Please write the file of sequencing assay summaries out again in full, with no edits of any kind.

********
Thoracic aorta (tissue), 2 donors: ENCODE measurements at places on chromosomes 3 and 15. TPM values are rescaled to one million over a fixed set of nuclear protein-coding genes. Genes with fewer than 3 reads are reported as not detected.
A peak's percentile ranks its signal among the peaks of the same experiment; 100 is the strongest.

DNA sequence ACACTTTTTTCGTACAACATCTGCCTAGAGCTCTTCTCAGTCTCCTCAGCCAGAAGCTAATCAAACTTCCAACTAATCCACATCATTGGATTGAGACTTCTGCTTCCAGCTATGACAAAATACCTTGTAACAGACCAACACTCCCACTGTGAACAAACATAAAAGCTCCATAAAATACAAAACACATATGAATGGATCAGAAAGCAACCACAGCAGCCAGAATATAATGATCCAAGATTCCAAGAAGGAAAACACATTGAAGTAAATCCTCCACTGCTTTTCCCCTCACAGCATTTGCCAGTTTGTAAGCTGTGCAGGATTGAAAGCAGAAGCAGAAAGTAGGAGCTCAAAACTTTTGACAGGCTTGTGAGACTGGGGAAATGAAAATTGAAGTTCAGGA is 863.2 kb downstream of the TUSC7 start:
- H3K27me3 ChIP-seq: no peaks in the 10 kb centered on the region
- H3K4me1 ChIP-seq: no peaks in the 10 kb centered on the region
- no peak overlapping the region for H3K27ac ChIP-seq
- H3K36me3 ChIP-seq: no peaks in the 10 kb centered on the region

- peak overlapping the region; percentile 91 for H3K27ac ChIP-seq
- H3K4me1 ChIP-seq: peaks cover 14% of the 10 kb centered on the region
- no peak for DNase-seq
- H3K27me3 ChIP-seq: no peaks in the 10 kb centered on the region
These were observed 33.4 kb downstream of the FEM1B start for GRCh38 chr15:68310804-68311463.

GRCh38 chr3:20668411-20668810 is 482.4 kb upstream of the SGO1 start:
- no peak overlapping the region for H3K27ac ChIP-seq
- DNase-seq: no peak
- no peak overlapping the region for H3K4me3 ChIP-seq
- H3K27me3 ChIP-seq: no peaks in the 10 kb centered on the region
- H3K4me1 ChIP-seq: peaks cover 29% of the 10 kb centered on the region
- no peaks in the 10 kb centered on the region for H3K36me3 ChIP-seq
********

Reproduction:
Thoracic aorta (tissue), 2 donors: ENCODE measurements at places on chromosomes 3 and 15. TPM values are rescaled to one million over a fixed set of nuclear protein-coding genes. Genes with fewer than 3 reads are reported as not detected.
A peak's percentile ranks its signal among the peaks of the same experiment; 100 is the strongest.

DNA sequence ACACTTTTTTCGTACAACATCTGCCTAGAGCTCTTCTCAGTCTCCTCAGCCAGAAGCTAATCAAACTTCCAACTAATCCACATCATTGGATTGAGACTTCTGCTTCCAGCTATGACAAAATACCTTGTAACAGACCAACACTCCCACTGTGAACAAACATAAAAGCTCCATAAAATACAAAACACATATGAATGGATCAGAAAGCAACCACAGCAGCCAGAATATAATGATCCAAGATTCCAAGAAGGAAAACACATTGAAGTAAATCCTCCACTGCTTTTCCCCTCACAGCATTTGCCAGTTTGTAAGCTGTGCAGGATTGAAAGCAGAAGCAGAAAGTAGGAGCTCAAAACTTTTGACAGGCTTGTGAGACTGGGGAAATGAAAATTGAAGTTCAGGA is 863.2 kb downstream of the TUSC7 start:
- H3K27me3 ChIP-seq: no peaks in the 10 kb centered on the region
- H3K4me1 ChIP-seq: no peaks in the 10 kb centered on the region
- no peak overlapping the region for H3K27ac ChIP-seq
- H3K36me3 ChIP-seq: no peaks in the 10 kb centered on the region

- peak overlapping the region; percentile 91 for H3K27ac ChIP-seq
- H3K4me1 ChIP-seq: peaks cover 14% of the 10 kb centered on the region
- no peak for DNase-seq
- H3K27me3 ChIP-seq: no peaks in the 10 kb centered on the region
These were observed 33.4 kb downstream of the FEM1B start for GRCh38 chr15:68310804-68311463.

GRCh38 chr3:20668411-20668810 is 482.4 kb upstream of the SGO1 start:
- no peak overlapping the region for H3K27ac ChIP-seq
- DNase-seq: no peak
- no peak overlapping the region for H3K4me3 ChIP-seq
- H3K27me3 ChIP-seq: no peaks in the 10 kb centered on the region
- H3K4me1 ChIP-seq: peaks cover 29% of the 10 kb centered on the region
- no peaks in the 10 kb centered on the region for H3K36me3 ChIP-seq